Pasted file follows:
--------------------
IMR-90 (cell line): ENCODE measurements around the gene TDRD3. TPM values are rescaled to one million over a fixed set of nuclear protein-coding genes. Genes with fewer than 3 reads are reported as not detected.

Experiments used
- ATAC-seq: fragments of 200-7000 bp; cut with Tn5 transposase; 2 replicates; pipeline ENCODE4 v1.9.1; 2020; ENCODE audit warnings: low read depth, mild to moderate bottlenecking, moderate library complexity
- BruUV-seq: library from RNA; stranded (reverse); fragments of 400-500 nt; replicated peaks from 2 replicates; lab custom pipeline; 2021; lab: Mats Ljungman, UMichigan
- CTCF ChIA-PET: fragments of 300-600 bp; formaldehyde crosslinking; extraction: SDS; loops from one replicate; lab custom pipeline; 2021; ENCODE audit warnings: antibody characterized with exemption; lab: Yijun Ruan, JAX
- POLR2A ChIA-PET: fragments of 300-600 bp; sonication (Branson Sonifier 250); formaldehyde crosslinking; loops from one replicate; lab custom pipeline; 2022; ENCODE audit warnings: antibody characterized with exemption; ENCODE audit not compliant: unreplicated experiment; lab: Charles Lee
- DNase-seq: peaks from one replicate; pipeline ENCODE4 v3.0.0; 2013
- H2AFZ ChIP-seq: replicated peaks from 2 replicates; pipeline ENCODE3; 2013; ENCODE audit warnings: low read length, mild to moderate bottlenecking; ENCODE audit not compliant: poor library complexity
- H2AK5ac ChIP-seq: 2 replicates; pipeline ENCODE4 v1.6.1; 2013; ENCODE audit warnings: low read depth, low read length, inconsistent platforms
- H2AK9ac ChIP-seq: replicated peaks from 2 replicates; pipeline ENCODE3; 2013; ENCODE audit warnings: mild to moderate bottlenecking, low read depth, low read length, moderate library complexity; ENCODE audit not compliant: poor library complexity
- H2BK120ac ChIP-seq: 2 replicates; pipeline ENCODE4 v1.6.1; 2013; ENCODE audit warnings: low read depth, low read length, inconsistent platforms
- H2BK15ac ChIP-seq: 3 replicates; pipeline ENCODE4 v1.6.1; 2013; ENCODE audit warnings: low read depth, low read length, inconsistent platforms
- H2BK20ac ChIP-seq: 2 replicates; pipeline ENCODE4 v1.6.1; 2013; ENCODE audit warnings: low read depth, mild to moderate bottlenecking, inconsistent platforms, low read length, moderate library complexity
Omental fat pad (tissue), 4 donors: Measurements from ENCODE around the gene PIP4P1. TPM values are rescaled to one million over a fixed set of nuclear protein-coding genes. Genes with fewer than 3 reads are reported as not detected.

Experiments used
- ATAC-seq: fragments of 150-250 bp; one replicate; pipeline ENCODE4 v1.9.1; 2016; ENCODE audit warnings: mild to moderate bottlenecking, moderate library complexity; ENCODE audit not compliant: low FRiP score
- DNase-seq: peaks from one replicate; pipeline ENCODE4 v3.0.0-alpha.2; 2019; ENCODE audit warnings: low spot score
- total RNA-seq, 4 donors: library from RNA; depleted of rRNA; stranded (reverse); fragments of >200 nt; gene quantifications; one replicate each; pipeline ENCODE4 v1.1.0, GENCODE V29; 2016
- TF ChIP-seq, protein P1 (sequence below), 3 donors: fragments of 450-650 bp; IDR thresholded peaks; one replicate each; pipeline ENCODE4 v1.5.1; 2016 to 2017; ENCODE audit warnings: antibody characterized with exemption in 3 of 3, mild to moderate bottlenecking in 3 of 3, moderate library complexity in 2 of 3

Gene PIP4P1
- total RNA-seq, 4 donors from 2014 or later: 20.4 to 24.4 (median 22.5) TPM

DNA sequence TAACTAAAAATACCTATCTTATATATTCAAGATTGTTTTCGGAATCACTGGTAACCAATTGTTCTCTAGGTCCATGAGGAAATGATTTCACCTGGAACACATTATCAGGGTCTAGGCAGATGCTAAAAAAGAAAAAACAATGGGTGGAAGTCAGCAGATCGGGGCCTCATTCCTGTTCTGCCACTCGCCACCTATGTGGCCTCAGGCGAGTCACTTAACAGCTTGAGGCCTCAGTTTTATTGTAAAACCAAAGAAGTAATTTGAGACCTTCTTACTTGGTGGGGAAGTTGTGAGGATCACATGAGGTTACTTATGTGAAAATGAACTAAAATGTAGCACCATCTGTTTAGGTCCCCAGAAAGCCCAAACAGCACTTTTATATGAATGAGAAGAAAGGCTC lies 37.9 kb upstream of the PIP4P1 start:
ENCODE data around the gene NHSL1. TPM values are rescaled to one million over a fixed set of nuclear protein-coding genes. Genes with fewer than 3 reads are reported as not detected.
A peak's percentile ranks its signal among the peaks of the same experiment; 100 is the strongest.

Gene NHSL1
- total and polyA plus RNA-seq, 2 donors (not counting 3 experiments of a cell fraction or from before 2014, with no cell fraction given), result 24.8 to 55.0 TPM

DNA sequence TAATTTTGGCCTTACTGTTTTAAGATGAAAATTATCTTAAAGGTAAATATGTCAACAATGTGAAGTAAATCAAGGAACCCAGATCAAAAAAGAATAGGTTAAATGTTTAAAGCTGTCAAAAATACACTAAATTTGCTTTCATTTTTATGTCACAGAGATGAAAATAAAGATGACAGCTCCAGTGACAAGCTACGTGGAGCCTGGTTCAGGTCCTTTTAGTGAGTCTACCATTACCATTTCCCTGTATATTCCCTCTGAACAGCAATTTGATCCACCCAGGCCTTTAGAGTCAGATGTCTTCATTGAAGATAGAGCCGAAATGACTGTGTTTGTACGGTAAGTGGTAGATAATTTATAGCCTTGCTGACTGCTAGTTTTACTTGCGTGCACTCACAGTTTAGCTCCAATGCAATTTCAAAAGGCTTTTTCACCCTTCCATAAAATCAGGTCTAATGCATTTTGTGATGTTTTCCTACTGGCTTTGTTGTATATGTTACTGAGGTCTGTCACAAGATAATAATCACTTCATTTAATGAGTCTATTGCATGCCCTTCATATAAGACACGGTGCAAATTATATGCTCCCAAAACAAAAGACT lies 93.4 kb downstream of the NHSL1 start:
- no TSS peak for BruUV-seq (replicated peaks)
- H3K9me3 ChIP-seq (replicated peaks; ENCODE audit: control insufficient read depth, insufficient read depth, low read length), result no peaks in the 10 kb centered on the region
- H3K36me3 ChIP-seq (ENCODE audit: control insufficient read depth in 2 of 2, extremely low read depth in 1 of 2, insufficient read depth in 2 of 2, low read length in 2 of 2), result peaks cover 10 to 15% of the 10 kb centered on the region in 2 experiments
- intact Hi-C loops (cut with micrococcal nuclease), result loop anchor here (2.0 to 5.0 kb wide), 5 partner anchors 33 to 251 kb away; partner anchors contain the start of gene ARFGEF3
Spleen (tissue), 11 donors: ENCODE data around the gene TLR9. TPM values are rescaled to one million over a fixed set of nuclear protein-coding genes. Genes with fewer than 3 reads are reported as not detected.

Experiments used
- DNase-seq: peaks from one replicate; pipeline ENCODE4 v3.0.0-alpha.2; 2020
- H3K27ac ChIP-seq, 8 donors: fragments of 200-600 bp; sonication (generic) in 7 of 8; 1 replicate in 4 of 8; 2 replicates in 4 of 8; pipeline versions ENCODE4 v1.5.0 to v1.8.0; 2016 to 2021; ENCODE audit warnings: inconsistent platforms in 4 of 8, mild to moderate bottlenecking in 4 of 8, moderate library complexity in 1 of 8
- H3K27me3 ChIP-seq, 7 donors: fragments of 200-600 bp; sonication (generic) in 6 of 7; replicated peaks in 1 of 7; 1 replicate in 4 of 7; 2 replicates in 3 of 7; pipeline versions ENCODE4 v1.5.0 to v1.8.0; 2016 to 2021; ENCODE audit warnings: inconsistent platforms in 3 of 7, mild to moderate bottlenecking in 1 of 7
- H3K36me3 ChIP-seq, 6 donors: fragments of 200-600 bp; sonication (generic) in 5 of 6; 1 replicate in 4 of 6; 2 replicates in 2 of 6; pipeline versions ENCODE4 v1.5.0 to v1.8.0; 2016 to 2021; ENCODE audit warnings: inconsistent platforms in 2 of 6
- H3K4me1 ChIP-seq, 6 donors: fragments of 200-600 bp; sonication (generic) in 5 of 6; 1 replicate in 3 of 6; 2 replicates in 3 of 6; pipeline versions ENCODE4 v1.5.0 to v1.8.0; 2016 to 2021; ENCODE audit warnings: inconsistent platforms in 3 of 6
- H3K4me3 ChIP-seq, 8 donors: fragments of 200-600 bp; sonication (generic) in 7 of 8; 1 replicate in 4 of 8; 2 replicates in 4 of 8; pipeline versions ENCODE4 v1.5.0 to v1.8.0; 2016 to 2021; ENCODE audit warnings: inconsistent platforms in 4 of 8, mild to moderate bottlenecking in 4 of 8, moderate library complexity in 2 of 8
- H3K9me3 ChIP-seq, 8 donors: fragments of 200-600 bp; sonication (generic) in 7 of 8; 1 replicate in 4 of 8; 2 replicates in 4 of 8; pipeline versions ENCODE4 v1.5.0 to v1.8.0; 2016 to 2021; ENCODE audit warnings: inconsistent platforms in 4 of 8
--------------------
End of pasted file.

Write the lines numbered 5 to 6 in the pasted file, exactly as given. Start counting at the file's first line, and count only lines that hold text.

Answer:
- CTCF ChIA-PET: fragments of 300-600 bp; formaldehyde crosslinking; extraction: SDS; loops from one replicate; lab custom pipeline; 2021; ENCODE audit warnings: antibody characterized with exemption; lab: Yijun Ruan, JAX
- POLR2A ChIA-PET: fragments of 300-600 bp; sonication (Branson Sonifier 250); formaldehyde crosslinking; loops from one replicate; lab custom pipeline; 2022; ENCODE audit warnings: antibody characterized with exemption; ENCODE audit not compliant: unreplicated experiment; lab: Charles Lee